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Nooks, crannies and critters

Coral reef

An international team of researchers, led by the University of Hawai‘i at Mānoa, Macquarie University and the Centre for Biological Diversity at the University of St Andrews, has developed a new way to measure complexity of habitats for living things.

The research, published in Nature Ecology & Evolution (24 August), reveals that complex habitats tend to contain more biodiversity, both in terms of more individuals and more species. Places with lots of nooks and crannies will be packed with species, that old brick-pile in the backyard has far more critters than the concrete driveway. This theoretical breakthrough in measuring the complexity of habitats will allow scientists the ability to calculate a richer picture of habitat complexity from past studies and compare habitat complexity among different ecosystems.

The relationship between the complexity of habitats and biodiversity they contain is important, because it highlights a relatively simple mechanism by which to manipulate biodiversity. If habitat complexity decreases, one would expect biodiversity to decrease. Indeed, human and natural processes, like marine heat waves, storms and development, are changing the complexity of habitats faster than at any time in history. Biodiversity is also changing at an accelerating pace.

This general rule is the same in natural habitats, from the abyssal trenches to the tops of mountains, from coral reefs to the tundra. These habitats range from relatively simple, flat surfaces to highly complex three-dimensional structures. Damaris Torres-Pulliza, a doctoral candidate at the University of Hawai`i at Manoa’s Hawai`i Institute of Marine Biology (HIMB) and an international team of ecologists and engineers from the Centre for Biological Diversity at the University of St Andrews, the University of Sydney and the German Centre for Integrative Biodiversity Research (iDiv), among others, have developed a relatively simple way to standardise how habitat complexity is measured.

“Scientists have come up with a range of ways to measure habitat complexity,” said Torres-Pulliza. “But they vary tremendously, especially across different ecosystems. They tend to only capture part of the complexity picture, which makes these studies difficult to compare.”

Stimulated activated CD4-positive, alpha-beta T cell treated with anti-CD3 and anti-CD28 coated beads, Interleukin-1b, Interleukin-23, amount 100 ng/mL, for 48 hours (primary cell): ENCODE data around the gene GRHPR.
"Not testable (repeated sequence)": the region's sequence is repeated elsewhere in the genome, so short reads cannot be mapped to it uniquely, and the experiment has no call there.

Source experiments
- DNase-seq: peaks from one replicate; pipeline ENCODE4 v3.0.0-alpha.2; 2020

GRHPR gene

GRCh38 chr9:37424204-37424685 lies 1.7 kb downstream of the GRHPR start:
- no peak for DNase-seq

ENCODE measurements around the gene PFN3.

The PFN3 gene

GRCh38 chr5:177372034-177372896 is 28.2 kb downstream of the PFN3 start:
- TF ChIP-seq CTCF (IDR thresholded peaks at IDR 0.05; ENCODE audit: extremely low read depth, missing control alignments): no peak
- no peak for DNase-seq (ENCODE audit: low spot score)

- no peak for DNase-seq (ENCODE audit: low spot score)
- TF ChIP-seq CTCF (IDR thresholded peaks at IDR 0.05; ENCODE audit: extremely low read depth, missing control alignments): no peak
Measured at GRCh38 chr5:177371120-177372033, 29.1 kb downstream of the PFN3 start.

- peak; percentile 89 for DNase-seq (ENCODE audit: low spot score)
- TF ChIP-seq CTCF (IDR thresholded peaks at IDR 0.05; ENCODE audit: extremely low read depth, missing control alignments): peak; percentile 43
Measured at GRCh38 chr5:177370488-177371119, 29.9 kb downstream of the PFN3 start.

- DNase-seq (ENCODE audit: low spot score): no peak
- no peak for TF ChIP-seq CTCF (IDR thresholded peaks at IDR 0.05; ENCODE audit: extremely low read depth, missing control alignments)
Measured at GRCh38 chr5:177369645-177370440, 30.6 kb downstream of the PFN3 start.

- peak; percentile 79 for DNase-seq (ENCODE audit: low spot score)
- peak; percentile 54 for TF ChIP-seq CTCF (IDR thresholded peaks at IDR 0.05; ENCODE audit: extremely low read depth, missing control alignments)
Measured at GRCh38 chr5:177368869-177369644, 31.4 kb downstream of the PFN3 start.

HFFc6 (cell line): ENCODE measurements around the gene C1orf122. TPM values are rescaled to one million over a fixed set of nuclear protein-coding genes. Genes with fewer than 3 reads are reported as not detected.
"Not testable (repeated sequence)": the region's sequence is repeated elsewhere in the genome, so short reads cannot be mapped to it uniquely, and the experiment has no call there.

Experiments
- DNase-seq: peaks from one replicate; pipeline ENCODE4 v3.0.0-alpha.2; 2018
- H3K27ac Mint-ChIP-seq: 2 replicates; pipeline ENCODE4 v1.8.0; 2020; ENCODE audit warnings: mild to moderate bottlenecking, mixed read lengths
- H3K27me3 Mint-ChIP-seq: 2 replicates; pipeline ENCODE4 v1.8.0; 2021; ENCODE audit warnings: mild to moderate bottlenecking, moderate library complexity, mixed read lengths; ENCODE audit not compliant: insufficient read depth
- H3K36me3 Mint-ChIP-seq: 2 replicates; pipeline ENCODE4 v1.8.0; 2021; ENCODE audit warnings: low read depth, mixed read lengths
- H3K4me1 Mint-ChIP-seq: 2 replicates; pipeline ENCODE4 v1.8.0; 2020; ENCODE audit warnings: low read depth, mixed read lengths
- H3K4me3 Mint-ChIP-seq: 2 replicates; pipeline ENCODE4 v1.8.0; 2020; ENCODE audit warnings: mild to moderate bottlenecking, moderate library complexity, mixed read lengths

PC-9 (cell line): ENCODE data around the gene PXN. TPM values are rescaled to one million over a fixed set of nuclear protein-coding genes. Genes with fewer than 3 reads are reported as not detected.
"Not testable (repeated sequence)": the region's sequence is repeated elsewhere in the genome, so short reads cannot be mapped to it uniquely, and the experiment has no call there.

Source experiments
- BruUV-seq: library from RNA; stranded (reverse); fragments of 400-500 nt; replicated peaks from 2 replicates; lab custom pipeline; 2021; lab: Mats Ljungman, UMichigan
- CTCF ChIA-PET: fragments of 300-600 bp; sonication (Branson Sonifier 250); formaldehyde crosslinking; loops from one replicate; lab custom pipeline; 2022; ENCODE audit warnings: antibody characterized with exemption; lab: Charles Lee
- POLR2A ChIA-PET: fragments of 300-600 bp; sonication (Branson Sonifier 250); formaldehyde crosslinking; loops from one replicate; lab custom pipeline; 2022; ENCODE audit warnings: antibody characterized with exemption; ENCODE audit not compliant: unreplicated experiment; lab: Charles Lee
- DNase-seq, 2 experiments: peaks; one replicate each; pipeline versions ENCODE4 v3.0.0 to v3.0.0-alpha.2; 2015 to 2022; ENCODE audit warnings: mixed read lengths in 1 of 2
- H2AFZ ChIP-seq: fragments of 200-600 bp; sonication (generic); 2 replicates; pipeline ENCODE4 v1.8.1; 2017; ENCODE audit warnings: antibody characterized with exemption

“We found that you need to know exactly three things about a habitat: rugosity, fractal dimension and height range,” explained Dr. Joshua Madin, an Associate Researcher at HIMB. “If you think of your backyard brick-pile, rugosity tells you the amount surface area there is for critters to live on, fractal dimension tells how many critters of different sizes can fit in among the bricks, and height range sets an upper limit to critter size. You won’t find an elephant in your bricks, right?”

The extraordinary part of the researcher’s work is that you only need to know two of the three measurements to be able to characterise the structure of a habitat. This means ecologists can pick the two aspects of complexity that are easiest to measure and will automatically know the third.

The team used a mix of robots and underwater camera gear to measure the three-dimensional structure of coral reef. They then spent many hours underwater counting every single coral found on the 3D maps and identifying them to species names.

“We counted 10,000 corals of about 130 species,” said Dr Maria Dornelas, from the School of Biology at the University of St Andrews. “We found that using the three metrics together dramatically improves our ability to predict the distribution of biodiversity, and this helps us understand how the structure of a place affects who lives there.”

Though the work is new and currently only applied to coral reefs, the researchers hope that their new theory might become the backbone of research into the relationships between habitat complexity and biodiversity in all kinds of habitats and ecosystems, underwater and on land. Given the extraordinary changes occurring in the natural world, determining how biodiversity, conservation status and recovery rates relate to habitat complexity is paramount. This new approach allows for insights into how structural changes to land and seascapes will alter biodiversity.

Notes to editors

Dr Maria Dornelas is available for interviews, contact the Communications Office to arrange.

The paper, A geometric basis for surface habitat complexity and biodiversity’ is published in Nature Ecology & Evolution and is available online.

Please ensure that the paper’s DOI (http://dx.doi.org/10.1038/s41559-020-1281-8) is included in all online stories and social media posts, and that Nature Ecology & Evolution is credited as the source.

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